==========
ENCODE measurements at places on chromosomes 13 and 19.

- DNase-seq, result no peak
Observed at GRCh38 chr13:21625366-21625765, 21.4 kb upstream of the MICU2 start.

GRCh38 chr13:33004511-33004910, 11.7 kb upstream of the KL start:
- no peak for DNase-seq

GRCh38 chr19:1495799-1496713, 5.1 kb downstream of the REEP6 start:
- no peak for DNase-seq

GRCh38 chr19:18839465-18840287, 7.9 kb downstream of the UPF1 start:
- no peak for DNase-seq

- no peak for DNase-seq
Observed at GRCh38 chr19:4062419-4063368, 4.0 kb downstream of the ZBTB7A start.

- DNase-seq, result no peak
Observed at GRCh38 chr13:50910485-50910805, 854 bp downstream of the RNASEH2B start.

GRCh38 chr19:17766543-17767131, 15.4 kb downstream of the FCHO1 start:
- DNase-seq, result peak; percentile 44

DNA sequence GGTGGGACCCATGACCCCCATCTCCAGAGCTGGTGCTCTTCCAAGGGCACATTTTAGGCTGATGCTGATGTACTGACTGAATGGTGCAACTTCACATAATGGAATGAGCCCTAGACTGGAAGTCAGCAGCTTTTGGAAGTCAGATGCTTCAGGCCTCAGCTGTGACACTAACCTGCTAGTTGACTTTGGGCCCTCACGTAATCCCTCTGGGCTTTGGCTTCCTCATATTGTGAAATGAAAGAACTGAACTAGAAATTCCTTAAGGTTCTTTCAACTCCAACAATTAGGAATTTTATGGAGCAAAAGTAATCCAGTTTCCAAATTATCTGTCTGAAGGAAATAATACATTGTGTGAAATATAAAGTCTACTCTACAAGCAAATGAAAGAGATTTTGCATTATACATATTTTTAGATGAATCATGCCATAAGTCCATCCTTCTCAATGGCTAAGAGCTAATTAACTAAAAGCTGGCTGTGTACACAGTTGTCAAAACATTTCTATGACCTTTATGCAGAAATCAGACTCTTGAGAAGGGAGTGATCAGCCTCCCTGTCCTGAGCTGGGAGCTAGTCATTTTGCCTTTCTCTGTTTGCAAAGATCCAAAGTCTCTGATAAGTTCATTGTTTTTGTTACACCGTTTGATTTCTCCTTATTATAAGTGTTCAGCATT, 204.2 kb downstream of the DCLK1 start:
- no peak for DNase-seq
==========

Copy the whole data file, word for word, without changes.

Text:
ENCODE measurements at places on chromosomes 13 and 19.

- DNase-seq, result no peak
Observed at GRCh38 chr13:21625366-21625765, 21.4 kb upstream of the MICU2 start.

GRCh38 chr13:33004511-33004910, 11.7 kb upstream of the KL start:
- no peak for DNase-seq

GRCh38 chr19:1495799-1496713, 5.1 kb downstream of the REEP6 start:
- no peak for DNase-seq

GRCh38 chr19:18839465-18840287, 7.9 kb downstream of the UPF1 start:
- no peak for DNase-seq

- no peak for DNase-seq
Observed at GRCh38 chr19:4062419-4063368, 4.0 kb downstream of the ZBTB7A start.

- DNase-seq, result no peak
Observed at GRCh38 chr13:50910485-50910805, 854 bp downstream of the RNASEH2B start.

GRCh38 chr19:17766543-17767131, 15.4 kb downstream of the FCHO1 start:
- DNase-seq, result peak; percentile 44

DNA sequence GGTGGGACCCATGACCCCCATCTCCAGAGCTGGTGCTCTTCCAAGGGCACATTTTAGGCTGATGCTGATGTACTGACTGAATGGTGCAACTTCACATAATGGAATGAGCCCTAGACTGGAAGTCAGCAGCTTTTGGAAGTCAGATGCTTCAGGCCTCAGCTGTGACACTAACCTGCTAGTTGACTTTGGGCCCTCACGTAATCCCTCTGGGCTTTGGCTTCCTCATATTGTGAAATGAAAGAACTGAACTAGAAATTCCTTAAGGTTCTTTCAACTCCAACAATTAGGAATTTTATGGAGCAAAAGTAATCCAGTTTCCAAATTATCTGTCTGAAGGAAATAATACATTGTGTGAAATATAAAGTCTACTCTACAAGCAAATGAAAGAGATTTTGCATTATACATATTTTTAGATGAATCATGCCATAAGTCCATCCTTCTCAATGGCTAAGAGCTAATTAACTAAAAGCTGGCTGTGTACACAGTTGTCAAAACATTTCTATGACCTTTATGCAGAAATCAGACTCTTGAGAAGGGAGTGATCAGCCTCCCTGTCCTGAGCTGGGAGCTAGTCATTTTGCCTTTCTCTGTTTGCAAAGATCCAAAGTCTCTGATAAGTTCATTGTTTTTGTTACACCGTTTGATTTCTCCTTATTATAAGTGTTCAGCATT, 204.2 kb downstream of the DCLK1 start:
- no peak for DNase-seq